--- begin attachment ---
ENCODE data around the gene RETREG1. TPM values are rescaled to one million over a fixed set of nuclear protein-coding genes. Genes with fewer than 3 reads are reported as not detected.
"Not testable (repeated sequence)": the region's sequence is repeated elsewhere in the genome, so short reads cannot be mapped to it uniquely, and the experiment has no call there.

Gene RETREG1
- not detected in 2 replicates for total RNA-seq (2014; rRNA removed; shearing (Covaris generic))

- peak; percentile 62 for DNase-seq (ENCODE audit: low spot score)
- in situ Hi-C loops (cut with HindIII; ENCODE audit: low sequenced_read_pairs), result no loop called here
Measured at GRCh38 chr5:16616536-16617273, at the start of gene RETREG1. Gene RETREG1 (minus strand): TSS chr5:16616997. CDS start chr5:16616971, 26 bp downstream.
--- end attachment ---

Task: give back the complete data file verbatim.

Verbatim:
ENCODE data around the gene RETREG1. TPM values are rescaled to one million over a fixed set of nuclear protein-coding genes. Genes with fewer than 3 reads are reported as not detected.
"Not testable (repeated sequence)": the region's sequence is repeated elsewhere in the genome, so short reads cannot be mapped to it uniquely, and the experiment has no call there.

Gene RETREG1
- not detected in 2 replicates for total RNA-seq (2014; rRNA removed; shearing (Covaris generic))

- peak; percentile 62 for DNase-seq (ENCODE audit: low spot score)
- in situ Hi-C loops (cut with HindIII; ENCODE audit: low sequenced_read_pairs), result no loop called here
Measured at GRCh38 chr5:16616536-16617273, at the start of gene RETREG1. Gene RETREG1 (minus strand): TSS chr5:16616997. CDS start chr5:16616971, 26 bp downstream.